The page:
By any measure, Oklahoma City Public Schools is struggling.
Many schools are underperforming. Thousands of students are falling short in reading or math. Teachers are stressed and say they are underpaid, leading to constant turnover.
Superintendent Rob Neu and Associate Superintendent Aurora Lora spoke to those issues and others at an “Oklahoma Watch-Out” community forum on Tuesday near downtown Oklahoma City.
Neu, who has been on the job for three months, previously was superintendent of schools in Federal Way, Wash., a Seattle-area district with 23,000 students. Lora, who is in charge of student achievement and curriculum, arrived from the Dallas Independent School District, where she was an assistant superintendent.
About 90 people attended the forum, sponsored by Oklahoma Watch, a non-profit investigative journalism organization that covers public-policy issues. It was held at Kamps 1910 Café.
Teachers and Principals
The dilemma: How to fill and prevent teacher vacancies and up teacher and principal quality even as the district’s salaries remain relatively low.
For Neu, the most important puzzle piece for improving Oklahoma City schools is ending the teacher shortage and finding the best teachers for each classroom.
Neu said the district needs to continue looking for teachers outside the continental United States who speak multiple languages and better reflect the district’s ethnic and cultural diversity.
The district hired teachers from Spain for the current school year, and is also looking to hire teachers from Puerto Rico.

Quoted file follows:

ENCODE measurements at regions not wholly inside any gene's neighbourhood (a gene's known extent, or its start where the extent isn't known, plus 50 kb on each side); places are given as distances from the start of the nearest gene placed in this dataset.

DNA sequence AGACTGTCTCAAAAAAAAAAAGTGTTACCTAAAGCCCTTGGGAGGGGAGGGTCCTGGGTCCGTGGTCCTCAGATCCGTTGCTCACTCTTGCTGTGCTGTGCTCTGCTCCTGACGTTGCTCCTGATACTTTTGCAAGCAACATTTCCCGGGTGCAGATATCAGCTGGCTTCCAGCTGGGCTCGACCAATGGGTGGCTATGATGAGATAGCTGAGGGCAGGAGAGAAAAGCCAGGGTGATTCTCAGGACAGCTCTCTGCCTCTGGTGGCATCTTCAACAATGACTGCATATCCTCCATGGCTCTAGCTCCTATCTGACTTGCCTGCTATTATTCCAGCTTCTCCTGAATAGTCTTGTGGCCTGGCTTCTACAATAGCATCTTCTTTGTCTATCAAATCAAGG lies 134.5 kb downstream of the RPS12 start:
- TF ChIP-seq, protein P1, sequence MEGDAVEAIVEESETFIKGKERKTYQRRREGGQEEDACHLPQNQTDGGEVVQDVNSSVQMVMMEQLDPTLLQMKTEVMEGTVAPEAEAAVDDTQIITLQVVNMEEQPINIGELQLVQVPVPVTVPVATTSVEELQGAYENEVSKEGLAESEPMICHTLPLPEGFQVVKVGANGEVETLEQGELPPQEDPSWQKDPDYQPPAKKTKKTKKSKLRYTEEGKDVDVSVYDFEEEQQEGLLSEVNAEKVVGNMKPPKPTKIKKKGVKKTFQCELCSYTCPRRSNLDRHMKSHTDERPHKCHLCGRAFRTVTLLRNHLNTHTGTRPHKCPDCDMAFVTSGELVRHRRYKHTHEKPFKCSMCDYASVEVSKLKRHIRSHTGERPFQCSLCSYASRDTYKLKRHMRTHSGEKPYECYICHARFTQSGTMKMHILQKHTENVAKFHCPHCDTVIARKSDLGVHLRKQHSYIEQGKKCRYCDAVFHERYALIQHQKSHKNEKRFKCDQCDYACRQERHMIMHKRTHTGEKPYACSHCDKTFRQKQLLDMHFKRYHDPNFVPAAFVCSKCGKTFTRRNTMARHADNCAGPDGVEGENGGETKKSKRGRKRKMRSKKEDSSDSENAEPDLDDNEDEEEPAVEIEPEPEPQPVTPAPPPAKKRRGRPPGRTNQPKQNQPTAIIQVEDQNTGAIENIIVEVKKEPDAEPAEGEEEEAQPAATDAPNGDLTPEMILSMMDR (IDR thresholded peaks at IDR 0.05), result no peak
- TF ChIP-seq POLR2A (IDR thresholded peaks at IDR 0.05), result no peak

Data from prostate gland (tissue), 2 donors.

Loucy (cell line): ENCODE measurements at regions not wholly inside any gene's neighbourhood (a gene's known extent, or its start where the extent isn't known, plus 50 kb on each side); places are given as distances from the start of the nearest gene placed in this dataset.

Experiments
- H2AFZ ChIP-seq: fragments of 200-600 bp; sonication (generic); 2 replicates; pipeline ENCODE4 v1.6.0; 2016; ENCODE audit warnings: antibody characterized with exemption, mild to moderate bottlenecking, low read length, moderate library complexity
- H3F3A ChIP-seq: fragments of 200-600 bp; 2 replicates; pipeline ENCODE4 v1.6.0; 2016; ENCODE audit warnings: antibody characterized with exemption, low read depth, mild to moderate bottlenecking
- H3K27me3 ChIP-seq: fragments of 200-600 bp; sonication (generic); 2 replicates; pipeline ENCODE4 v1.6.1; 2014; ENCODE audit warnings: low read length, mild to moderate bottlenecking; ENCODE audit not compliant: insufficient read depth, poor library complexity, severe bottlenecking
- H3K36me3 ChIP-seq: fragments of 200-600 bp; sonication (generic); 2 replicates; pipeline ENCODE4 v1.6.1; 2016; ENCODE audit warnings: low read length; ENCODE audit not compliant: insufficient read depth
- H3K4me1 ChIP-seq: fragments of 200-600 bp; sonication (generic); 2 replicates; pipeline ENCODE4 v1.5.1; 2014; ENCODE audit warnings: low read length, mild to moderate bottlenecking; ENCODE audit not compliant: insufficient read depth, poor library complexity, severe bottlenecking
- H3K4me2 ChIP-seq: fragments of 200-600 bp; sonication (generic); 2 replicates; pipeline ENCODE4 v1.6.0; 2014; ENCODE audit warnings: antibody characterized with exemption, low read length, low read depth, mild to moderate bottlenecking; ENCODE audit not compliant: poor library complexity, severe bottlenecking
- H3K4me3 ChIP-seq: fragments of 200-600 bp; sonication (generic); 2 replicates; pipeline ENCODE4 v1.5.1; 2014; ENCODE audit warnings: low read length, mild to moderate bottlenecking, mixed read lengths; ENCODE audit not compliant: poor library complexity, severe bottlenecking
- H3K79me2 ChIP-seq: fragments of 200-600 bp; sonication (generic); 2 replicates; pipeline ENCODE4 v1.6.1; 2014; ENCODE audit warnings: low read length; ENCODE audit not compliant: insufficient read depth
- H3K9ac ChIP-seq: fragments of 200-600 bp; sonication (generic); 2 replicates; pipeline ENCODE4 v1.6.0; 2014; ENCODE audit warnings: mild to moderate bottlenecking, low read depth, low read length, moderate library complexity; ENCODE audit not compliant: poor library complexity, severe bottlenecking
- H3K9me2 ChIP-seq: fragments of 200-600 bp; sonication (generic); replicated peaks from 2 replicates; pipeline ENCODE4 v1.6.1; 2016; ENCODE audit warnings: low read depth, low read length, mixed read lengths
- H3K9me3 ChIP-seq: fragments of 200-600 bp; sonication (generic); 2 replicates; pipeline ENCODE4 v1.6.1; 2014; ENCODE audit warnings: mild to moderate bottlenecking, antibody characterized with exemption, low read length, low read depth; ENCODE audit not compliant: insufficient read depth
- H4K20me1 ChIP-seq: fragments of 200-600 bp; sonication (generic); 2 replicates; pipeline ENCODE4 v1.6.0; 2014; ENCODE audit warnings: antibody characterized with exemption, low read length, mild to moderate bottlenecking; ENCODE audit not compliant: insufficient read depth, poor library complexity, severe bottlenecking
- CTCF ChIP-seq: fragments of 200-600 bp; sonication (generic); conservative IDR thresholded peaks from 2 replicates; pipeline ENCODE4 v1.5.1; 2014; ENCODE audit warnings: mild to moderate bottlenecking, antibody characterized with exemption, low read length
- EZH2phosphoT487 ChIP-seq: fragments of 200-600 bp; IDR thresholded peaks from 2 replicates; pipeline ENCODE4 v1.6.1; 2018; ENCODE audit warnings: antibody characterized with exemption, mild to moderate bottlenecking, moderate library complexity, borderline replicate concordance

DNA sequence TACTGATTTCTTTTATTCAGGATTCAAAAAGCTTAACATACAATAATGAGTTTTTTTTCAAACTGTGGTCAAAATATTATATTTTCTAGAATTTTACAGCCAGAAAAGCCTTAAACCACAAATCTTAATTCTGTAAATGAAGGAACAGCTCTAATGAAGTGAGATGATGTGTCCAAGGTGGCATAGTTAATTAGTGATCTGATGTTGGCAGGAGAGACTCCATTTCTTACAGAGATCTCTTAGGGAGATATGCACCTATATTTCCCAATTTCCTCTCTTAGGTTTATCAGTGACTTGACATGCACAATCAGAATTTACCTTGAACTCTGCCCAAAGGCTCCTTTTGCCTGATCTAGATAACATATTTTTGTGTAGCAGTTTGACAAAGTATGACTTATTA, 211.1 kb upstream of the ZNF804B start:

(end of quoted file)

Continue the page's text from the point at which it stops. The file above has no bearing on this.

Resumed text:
The district also needs to recruit from states like Wisconsin and Michigan that have great education programs but not enough jobs for graduates, Neu said.
That includes finding ways to help new teachers relocate to Oklahoma. It also means finding ways to increase pay, which includes creating partnerships and raising money from Oklahoma City-area private organizations.
Recruiting needs to be a yearlong effort, he added.
“This is one of those issues I said about raising expectations,” Neu said. “For whatever reason, we’ve come to accept vacancies every year.”
For Lora, having a strong teaching corps also means finding and training high-quality principals.
Changes in education policy have pushed principals from focusing on running a building to focusing on helping teachers succeed, but the district has failed to support principals in their new role, Lora said.
The district is taking steps to change that.
“We are teaching principals how to be strong instructional leaders,” Lora said. “Our job is to help make sure they have they skills they need to help move student achievement.”
The change means removing other bureaucratic duties, Neu said. That includes tasking district administrators, as opposed to principals, with school-level hiring duties.
“We need to take some things off their plate,” Lora said. “When that happens, I think we are going to see some amazing results in our community.”
Pushing More Rigor
The dilemma: How to improve student performance even as many students fail to meet proficiency, many schools are rated “F,” and the state is in political turmoil over implementing new, tougher standards.
With Oklahoma dropping Common Core State Standards earlier this year, Lora said she is looking for ways to strengthen the state’s old Priority Academic Student Skills standards.
PASS will remain in place until new standards are developed and implemented in the next two years.